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The FTSE All-World equity index rose 0.4 per cent after the Asia-Pacific region added 0.4 per cent. The FTSE Eurofirst 300 gained 0.7 per cent and London’s FTSE 100 added 0.7 per cent to close just shy of the 6,100 mark amid demand for banks and mining shares.
In New York the S&P 500 advanced 0.3 per cent to 1,461, within just a few points of a fresh five-year peak. The CBOE Vix index, Wall Street’s “fear gauge”, earlier fell close to 13, flirting with its lowest level since before the start of the financial crisis in 2007. The index later rebounded to trade at 13.82 at the close.
In keeping with the more optimistic theme many industrial commodities were firmer, with copper up 0.9 per cent to $3.70 a pound – though Brent crude fell 26 cents to $111.68 a barrel following news of a hike in US energy inventories.
US Treasury bonds reversed earlier declines and rose slightly, pushing 10-year yields down 1 basis point to 1.86 per cent. The US Treasury sold $21bn in 10-year notes today as part of its refunding programme this week, worth $66bn in securities.
The dollar index, however, which tends to dip when the market feels more chipper, rose 0.2 per cent as the euro fell 0.1 per cent to $1.3067. Gold declined $3 to $1,656 an ounce.
The surge in many growth-sensitive products seen across the new year period had faded for the first two days of this week, with many traders deeming that it represented a healthy consolidation.
Bunds are outperforming Treasuries after a solid auction of German five-year paper and following weaker than expected industrial output in November for the eurozone’s biggest economy. The yield on the 10-year Bund is down 1 basis point to 1.48 per cent. The spread over US Treasuries hit a nine-month high of 45bp last week.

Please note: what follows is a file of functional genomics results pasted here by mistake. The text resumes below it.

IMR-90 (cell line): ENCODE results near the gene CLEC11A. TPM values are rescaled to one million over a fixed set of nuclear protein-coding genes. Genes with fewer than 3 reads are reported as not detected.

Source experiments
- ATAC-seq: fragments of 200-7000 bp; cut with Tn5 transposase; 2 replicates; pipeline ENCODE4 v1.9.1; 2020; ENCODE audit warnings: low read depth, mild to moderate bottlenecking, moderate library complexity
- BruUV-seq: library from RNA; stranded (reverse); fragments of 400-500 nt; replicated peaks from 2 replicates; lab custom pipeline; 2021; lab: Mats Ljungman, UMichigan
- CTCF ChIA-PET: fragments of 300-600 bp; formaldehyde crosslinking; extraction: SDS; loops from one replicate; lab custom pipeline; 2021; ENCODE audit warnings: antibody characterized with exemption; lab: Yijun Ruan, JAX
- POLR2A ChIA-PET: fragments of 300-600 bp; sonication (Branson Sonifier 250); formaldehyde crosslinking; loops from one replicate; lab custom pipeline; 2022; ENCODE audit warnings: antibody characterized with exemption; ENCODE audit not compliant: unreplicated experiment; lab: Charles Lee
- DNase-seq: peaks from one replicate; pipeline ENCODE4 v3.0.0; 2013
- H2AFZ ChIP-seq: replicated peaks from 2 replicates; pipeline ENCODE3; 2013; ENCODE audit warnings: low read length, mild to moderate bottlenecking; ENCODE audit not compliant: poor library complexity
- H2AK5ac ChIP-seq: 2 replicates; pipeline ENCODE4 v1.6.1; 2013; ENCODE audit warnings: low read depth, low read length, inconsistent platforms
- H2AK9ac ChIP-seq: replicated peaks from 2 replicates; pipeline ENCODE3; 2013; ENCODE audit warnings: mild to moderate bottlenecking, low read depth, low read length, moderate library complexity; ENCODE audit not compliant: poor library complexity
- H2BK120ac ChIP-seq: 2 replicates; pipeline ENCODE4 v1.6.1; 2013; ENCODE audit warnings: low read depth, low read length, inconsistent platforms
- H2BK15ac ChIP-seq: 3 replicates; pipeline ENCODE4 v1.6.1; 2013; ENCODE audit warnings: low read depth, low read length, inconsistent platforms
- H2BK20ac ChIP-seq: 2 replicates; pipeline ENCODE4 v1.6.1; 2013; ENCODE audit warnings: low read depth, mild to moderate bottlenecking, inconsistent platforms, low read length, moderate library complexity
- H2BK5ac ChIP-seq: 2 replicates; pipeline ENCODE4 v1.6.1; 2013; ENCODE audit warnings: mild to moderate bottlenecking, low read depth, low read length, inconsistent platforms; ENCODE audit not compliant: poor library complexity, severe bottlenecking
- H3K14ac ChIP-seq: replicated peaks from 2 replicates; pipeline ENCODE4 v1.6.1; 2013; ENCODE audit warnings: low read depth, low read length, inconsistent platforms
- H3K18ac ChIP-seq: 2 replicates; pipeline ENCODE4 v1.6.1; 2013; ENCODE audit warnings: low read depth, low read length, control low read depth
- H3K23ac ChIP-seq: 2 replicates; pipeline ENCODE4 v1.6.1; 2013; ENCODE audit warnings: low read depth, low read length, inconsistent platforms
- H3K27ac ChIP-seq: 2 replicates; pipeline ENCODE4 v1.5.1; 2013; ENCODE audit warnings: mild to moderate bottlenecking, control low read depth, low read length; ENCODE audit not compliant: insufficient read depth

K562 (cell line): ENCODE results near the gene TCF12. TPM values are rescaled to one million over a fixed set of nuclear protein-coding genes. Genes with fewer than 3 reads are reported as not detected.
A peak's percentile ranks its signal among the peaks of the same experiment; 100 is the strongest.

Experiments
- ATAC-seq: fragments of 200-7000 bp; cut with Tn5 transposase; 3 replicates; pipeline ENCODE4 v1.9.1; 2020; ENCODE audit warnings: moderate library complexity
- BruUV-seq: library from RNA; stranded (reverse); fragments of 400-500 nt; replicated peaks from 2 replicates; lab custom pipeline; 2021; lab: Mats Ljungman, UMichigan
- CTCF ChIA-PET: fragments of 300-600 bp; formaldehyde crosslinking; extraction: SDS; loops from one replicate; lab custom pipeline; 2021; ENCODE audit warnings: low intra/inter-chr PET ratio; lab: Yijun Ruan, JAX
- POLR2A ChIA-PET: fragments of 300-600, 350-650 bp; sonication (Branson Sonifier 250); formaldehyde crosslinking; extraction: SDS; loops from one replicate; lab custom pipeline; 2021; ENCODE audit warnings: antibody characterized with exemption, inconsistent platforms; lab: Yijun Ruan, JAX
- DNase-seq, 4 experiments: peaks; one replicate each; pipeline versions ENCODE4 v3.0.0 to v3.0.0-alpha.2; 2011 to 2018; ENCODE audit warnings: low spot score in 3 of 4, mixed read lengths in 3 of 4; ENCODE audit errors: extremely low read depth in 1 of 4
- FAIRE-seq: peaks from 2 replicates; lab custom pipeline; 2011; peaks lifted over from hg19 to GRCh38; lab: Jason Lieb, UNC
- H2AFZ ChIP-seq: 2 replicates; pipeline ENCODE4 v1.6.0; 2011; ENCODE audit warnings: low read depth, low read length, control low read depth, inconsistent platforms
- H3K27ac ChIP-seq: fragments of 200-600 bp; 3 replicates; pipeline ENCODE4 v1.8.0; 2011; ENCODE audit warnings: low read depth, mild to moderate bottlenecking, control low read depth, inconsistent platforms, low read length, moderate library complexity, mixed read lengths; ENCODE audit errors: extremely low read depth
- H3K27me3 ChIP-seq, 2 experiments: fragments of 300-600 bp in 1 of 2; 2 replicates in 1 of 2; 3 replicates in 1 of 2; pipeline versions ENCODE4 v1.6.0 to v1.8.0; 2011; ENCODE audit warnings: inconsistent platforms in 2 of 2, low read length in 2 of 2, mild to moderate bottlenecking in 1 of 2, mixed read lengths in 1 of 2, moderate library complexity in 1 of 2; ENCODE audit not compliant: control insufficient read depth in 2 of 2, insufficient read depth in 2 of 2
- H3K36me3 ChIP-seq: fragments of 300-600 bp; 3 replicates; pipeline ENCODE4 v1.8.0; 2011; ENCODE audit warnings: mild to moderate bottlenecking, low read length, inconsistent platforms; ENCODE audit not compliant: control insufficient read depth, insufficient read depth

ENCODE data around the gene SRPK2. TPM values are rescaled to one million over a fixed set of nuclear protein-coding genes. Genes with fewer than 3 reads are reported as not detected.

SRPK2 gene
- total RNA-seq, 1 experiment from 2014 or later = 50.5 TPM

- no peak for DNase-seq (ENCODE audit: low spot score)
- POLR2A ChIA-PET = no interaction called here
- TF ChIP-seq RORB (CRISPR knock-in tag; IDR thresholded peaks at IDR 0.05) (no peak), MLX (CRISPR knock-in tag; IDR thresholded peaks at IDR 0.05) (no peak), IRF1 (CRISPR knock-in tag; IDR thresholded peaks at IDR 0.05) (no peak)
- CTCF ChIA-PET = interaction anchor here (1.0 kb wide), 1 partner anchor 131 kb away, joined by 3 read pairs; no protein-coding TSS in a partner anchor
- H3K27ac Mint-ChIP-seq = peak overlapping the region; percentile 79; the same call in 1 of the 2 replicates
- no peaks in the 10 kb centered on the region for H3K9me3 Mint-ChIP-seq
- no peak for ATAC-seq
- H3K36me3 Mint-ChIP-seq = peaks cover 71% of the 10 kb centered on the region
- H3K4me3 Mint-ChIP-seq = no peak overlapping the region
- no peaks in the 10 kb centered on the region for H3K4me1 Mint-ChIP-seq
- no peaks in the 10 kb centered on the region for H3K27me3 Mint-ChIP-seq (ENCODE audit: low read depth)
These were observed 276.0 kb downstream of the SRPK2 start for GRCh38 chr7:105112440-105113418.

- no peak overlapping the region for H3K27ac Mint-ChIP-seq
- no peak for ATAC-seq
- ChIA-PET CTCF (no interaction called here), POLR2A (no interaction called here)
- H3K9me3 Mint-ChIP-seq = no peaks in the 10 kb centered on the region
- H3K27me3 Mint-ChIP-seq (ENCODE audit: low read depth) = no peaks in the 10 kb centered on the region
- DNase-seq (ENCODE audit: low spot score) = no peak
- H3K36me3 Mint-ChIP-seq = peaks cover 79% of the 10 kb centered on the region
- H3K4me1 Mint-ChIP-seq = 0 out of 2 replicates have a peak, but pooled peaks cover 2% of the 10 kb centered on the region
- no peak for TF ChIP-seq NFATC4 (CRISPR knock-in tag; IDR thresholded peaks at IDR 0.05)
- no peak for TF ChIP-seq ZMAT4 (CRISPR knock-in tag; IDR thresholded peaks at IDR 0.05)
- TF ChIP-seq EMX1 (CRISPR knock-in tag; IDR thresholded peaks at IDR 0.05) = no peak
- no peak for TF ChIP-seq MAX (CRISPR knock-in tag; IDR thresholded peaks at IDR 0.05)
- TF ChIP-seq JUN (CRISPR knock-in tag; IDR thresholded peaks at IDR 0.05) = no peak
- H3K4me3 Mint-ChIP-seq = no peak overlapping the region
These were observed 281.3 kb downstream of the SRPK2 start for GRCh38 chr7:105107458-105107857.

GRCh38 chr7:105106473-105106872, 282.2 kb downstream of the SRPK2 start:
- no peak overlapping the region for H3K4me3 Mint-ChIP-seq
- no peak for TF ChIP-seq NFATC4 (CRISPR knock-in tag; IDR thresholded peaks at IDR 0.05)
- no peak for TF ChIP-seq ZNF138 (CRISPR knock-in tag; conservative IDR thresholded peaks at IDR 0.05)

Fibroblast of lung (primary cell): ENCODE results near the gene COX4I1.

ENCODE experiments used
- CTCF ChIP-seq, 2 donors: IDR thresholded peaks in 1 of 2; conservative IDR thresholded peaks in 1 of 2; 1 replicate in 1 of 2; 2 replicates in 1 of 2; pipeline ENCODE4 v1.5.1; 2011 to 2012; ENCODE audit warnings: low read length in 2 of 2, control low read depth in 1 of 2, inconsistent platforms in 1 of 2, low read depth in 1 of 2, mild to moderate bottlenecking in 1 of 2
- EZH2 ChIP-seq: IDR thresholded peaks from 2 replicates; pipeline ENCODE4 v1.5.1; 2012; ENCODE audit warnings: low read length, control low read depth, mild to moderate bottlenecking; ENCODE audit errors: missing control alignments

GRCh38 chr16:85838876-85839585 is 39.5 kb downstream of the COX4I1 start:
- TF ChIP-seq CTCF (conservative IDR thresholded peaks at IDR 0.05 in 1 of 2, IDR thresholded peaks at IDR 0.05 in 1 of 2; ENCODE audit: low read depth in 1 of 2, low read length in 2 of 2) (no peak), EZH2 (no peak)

The S&P 500 in just four sessions to Friday’s close had jumped 4.6 per cent to a five-year high, while Treasuries slumped, pushing 10-year yields over the same period up 20 basis points to a high of 1.97 per cent, an eight-month peak.
The advance was fuelled by relief that politicians in Washington reached a budget deal, evidence of improving economic conditions in the US and China and continued support from many major central banks.
Now, investors’ focus is turning to the corporate earnings season.
It started in solid, if unspectacular fashion, with the results from US aluminium producer Alcoa on Tuesday.
Results in the US will quiet down for a few days before Wells Fargo on Friday starts the ball rolling on big bank earnings – a sector with much to live up to, given the KBW Bank index is up 27 per cent over the past year.
Earlier in Asia, Tokyo’s Nikkei 225 rebounded 0.7 per cent as investors welcomed another dip in the yen. The dollar is up 0.5 per cent to Y87.42 with traders absorbing news that the Japanese government is preparing another huge stimulus package and on hopes the Bank of Japan will ease monetary policy again this month.
China’s Shanghai Composite index recovered initial losses to close flat after Reuters reported that Beijing would freeze the initial public offerings market until the end of March, a move that would be expected to reduce the supply of shares and potentially support prices.
The move is the latest attempt by the authorities to bolster the mainland’s stock market after it slumped late last year to the lowest level since February 2009.
Additional reporting by Jamie Chisholm in London
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